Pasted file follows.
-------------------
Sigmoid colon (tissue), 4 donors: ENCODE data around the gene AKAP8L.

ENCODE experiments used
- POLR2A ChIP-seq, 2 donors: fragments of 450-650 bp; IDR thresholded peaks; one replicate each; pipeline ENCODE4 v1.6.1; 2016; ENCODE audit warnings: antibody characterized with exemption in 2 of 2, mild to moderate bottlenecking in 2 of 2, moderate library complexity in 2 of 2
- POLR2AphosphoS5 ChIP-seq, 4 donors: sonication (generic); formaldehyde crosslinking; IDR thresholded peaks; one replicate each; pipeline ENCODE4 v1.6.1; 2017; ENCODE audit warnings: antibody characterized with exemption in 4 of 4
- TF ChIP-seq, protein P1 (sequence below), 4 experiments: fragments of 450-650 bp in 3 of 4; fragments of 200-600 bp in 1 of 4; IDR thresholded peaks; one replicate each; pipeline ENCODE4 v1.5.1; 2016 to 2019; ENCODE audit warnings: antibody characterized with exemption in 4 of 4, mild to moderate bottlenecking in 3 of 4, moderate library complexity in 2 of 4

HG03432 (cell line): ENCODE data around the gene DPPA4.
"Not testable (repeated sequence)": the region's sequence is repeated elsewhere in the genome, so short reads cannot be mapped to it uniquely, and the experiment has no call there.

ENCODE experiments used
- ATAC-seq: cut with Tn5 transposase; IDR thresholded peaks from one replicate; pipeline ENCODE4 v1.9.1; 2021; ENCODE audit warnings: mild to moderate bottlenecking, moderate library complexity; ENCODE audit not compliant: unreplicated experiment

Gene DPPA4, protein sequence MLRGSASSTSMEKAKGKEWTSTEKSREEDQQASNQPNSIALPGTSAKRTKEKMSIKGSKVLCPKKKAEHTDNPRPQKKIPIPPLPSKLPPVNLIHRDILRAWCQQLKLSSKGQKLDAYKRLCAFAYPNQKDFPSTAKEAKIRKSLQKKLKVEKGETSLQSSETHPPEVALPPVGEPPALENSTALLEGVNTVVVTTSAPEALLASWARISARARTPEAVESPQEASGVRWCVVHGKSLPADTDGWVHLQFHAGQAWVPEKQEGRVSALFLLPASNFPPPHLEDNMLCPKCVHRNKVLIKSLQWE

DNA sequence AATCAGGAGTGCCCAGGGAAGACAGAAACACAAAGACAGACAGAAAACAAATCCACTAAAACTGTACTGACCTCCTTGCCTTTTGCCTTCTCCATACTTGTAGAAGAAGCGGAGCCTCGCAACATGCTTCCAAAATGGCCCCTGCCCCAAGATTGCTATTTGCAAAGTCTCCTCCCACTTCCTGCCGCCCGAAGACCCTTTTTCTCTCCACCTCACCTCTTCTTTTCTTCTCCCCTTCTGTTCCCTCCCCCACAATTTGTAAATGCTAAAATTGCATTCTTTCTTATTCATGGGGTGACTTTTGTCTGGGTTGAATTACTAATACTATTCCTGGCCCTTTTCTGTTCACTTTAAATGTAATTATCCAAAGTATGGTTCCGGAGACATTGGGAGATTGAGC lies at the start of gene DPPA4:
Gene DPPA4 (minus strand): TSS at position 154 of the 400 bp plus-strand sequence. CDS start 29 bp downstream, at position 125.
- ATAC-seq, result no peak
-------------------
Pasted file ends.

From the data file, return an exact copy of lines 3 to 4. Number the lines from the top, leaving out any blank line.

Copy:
- POLR2A ChIP-seq, 2 donors: fragments of 450-650 bp; IDR thresholded peaks; one replicate each; pipeline ENCODE4 v1.6.1; 2016; ENCODE audit warnings: antibody characterized with exemption in 2 of 2, mild to moderate bottlenecking in 2 of 2, moderate library complexity in 2 of 2
- POLR2AphosphoS5 ChIP-seq, 4 donors: sonication (generic); formaldehyde crosslinking; IDR thresholded peaks; one replicate each; pipeline ENCODE4 v1.6.1; 2017; ENCODE audit warnings: antibody characterized with exemption in 4 of 4